In my last blog post, Dragons Still Fly
, I dove into the natural history of dragonflies. These speedy creatures truly astonish me. A dragonfly willingly hunts and captures prey larger than its own body and at times, heavier. It performs such aerial feats on the wing and with an exceedingly high success rate. As an interpreter of all things nature, it’s difficult to even mention this prehistoric beast of an insect without paying reverence to its uncommonly delicate cousin, the damselfly. Both animals are placed into the insect order Odonata, from the Greek word odontos, meaning tooth. As you’ve gathered, their mandibles are equipped with teeth. These pseudo-jaws come in handy for restraining squirmy prey such as mosquitoes. Being so closely related, dragonflies and damselflies have many similarities both in appearance and ecology.
So how do you know when you’ve spotted a damselfly? Start with individuals that have landed and are, quite conveniently, holding still. Hurry! The quickest and easiest field trait is to observe how the insect is holding its two pairs of wings. Damselflies hold their wings vertically to the rear, similar to a butterfly. In contrast, a dragonfly typically holds its wings outstretched to the side. Though not always true, a damselfly will generally appear smaller, thinner, and more delicate. The animal’s stature is not a distinguishing field trait, but if a damselfly zooms past you at 20 mph, it may be the only useful trait!
| This 1.5” male blue-fronted dancer landed directly on a path nearby Rocky River Nature Center. A typical elongate and delicate damselfly, but note the species-distinguishing black line atop its thorax. |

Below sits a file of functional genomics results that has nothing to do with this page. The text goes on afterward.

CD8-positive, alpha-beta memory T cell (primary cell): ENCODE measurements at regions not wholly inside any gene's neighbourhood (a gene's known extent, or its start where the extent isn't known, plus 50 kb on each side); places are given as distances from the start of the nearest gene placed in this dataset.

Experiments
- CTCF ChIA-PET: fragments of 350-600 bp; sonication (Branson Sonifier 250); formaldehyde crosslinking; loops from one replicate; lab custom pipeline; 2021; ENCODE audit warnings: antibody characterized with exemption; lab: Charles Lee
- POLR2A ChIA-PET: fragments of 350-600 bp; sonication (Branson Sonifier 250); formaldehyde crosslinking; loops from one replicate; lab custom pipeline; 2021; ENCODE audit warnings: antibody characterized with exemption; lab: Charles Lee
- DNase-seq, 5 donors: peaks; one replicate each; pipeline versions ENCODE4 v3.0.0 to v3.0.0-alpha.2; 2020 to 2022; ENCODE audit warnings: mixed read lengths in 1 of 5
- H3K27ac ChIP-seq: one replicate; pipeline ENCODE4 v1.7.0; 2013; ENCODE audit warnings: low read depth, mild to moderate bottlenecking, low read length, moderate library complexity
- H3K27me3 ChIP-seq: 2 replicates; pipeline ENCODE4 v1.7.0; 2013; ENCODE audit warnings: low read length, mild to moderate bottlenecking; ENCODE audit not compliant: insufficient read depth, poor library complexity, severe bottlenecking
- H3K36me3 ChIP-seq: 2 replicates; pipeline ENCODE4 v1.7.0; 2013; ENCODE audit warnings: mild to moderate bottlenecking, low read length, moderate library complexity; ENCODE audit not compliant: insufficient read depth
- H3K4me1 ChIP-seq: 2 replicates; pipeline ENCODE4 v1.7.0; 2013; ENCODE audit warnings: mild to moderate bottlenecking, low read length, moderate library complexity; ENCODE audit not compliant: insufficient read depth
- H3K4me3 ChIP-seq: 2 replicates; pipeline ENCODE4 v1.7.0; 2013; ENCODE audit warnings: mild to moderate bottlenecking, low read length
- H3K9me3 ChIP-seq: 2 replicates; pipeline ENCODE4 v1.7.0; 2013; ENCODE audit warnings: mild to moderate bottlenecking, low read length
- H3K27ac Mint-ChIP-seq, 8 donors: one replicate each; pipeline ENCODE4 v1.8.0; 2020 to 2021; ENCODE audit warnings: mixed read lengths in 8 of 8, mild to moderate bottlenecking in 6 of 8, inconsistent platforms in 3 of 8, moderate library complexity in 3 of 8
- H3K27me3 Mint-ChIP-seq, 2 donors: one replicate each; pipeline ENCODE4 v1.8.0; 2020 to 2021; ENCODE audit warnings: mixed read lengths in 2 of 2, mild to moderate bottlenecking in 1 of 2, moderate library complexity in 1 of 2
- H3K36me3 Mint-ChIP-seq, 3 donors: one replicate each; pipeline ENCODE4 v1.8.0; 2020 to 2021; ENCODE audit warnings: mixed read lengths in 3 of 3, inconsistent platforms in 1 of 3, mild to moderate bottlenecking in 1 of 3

Damselflies prefer habitats with water. Simply put, you are likely to come across a damselfly around any unpolluted body of water, i.e., ephemeral forest-floor pools, streams, rivers, fens, bogs, ponds, and lake shores. This affinity for water is a result of their obligate relationship with the water as they undergo incomplete metamorphosis from egg to nymph and finally to adult. Life begins for a young dragonfly when the adult female lays her fertilized eggs loosely into water or directly into plant material anchored under the surface. Also, their preferred prey items inhabit similar environments, so it pays to hang out near water! You’re now in search of an adult damselfly. Sure, your best chances are spring through fall in Cleveland Metroparks, but if you really want to score, go on a pond prowl when the sun is shining. The radiation from the sun helps their bodies’ thermoregulation and thus, keeps them airborne.
Of greatest interest to me is their contribution to the flow of energy through the ecological systems in which they inhabit. Damselflies package readily available energy in the ecosystem and move it up the colloquial food chain. Transferring energy in and around the food web is of key importance to a sustainably functioning ecosystem. A damselfly puts forth great effort to capture mosquitoes and spiders, but then may end up in the gullet of hungry bird before midday. Gulp!